.My concerto “Soñando en Español” has 3 movements, though the 3rd movement “Baroque Flamenco” is often played as a stand-alone concerto – both with full orchestra and 8-piece chamber ensemble  This month, Ruth Lee, a harpist from the UK, is performing the entire concerto with chamber ensemble and asked me to update the program notes that will appear in the printed program. Scroll down to see the updated notes.

I just found out that Ruth Lee’s performance will be LIVESTREAMED! That means that you can watch from anywhere you are, with an internet connection! Here are the details:

WHEN: June 12th, 2019 – 7:30 PM UK (Boston/NYC: 2:30 PM; LA/SF: 11:30 AM)
WHERE: The Sir Jack Lyons Concert Hall, York
MORE INFO
http://yorkconcerts.co.uk/programme/sirjacklyonsconcert/
LIVESTREAM LINK
 http://yorkconcerts.co.uk/lyonslive/

PROGRAM NOTES:

Deborah Henson-Conant is a Grammy-Nominated composer, harpist and innovator whose music combines spontaneity with story, passion and character. “The job of an artist,” she writes, “is to lift an audience from the burden of consciousness for a moment and drop them lightly back, slightly changed.”  Soñando en Español is a three-movement harp concerto for harp and either full symphony or chamber ensemble.

I. My Mother’s Mexican Hat

Raised by a single mother, a young girl is thrilled to receive little presents every time her mother returns from a date. One evening, after a weekend trip to Tijuana, Mexico her mother returns with an immense, handsome, ornate sombrero, only to tell her daughter that the magnificent hat is not for the girl — but she can hang it on her bedroom wall, with the strict instruction that she never touch it.

From that night on, the girl dreams in Spanish – a language she doesn’t speak – and is lulled to sleep by strange rhythms.  One night, awakened by music, she discovers the hat, vibrant with light, and sliding from the wall. It takes her from her bed and together they dance – wilder and wilder in the moonlight.

Again and again, each night this happens, until – on the third night – her mother hears the music and rushes into the room, where she, too, falls under the spell of the Mexican hat – and the hat, so in love with both mother and child – bursts with joy and flies out the window, forever lost, and yet forever present in their lives.

II. Merceditas

The girl is now a young woman and has fallen shyly in love with a young Mexican grocer who stacks fruit and vegetables by day — and writes poetry by night. As an excuse to spend time with him, she asks if he’ll teach her to speak Spanish, and he agrees.  When he comes to her flat, they study in the kitchen, as in the next room, her roommate practices the harp. As music fills the room, the Spanish lessons become a waltz. The waltz becomes a romance. The kitchen becomes a ballroom, a lifetime, a dream – and in that dream, she blooms as a woman.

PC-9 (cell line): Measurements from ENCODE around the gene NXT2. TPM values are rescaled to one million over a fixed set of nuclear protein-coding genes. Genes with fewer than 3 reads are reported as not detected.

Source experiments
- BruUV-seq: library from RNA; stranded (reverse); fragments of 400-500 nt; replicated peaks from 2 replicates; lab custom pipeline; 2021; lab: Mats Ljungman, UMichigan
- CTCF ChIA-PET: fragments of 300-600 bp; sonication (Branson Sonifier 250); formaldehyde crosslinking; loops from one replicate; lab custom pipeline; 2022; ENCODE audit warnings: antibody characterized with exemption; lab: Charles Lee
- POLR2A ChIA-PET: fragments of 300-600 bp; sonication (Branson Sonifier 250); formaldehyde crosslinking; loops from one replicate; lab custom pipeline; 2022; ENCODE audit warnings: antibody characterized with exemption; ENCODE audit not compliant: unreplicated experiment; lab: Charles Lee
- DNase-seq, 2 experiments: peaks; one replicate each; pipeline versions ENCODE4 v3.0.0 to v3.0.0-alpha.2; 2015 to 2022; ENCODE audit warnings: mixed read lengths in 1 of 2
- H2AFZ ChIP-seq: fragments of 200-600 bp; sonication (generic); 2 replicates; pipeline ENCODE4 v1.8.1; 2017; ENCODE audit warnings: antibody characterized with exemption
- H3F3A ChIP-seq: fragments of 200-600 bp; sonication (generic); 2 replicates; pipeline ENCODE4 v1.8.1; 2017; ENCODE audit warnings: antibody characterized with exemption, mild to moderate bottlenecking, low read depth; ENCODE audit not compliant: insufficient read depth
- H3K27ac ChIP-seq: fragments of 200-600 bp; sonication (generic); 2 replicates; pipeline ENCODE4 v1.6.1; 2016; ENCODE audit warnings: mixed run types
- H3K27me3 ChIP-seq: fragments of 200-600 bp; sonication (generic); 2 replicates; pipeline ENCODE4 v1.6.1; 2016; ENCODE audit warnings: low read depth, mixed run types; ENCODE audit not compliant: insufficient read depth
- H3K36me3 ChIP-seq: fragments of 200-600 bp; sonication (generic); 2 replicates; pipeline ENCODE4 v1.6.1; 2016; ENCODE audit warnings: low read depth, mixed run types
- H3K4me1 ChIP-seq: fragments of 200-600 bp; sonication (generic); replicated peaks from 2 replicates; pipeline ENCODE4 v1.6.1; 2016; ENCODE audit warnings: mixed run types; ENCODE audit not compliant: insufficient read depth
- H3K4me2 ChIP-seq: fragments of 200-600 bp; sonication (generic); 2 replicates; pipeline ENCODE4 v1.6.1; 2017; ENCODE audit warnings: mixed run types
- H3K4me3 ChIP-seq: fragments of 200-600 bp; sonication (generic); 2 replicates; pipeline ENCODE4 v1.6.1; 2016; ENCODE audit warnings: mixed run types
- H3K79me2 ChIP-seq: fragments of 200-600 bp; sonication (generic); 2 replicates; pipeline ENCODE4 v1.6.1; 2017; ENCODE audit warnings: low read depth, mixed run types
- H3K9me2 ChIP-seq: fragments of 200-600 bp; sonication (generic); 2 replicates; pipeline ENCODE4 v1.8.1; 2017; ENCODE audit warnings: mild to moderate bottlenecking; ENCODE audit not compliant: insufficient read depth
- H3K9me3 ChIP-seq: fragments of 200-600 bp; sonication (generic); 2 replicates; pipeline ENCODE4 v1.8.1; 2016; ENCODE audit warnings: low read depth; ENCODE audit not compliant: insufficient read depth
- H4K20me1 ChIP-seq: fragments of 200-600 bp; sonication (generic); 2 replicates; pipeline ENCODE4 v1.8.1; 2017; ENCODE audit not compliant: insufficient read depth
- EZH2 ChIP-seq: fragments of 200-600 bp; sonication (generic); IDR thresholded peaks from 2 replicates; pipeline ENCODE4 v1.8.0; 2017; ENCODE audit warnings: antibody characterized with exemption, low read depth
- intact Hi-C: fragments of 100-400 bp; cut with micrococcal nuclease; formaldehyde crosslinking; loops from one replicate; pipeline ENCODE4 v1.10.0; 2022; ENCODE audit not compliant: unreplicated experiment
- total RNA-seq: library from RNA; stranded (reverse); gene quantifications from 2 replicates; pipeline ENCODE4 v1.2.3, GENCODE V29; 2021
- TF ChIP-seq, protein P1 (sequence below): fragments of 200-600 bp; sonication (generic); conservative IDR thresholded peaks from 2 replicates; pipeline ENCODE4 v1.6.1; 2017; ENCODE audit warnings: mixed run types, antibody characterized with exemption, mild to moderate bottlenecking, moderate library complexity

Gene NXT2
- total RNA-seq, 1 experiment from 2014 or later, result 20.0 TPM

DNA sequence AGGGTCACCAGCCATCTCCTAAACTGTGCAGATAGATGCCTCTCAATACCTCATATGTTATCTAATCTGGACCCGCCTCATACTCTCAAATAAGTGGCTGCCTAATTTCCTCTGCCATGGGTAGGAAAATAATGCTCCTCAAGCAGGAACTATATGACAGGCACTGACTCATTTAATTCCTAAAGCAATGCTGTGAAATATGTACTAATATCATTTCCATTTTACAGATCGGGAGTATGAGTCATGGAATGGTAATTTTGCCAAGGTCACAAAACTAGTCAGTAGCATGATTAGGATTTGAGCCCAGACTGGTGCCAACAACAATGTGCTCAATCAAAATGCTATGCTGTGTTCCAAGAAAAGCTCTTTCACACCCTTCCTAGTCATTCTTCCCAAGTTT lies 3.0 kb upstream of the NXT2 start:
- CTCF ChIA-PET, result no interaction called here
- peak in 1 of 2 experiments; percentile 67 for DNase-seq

III. Baroque Flamenco

The woman is now in her prime – her hair touched with hints of silver. The grocer and the hat are long-ago dreams – but both have filled her life with rhythm, music and romance. She joins a troupe of Flamenco dancers, and on a trip to France, the troupe buys a used guitar – only to discover that it is, in fact, a time machine. Each strum takes them further back in time – but, they’re so enthralled with the instrument’s sound that they don’t notice this until they’re in the court of Marie Antoinette, who’s hosting a ball that night at which everyone else is dancing a Minuet by Jean-Jacques Rousseau.  So the Flamenco dancers attempt to fit in.

But soon the stately dance is too constrained for this passionate troupe. They burst into rhythm – once, twice — each time attempting to regain composure (and maintain their cover) until finally Queen Marie herself steps onto the dance floor to challenge the dancers – and our heroine steps forth to meet her, claiming her right to dance the way she does – first with measured slaps of her high-heeled boots, and then growing beyond constraint to stomps and strums of elaborate passion. Marie’s powdered-wig-wearing cohorts stare – first in amazement and then in desire to take part until they they, too, break onto the floor with abandon. Minuet and Flamenco become one. Baroque Flamenco.

The following video is a performance of the full 3-movement piece with Eleanor Turner, soloist – and the composer, Deborah Henson-Conant, conducting.  Can you hear the story in the music?

Do you want to play the Concerto version of “Baroque Flamenco” or the full 3-Movement “Soñando en Español”? Here are your options:

NOTE: Currently, when you purchase the Chamber Ensemble or rent Orchestral score & parts you’ll be getting the composer’s version (i.e. no fancy layout, cover pages, etc.)

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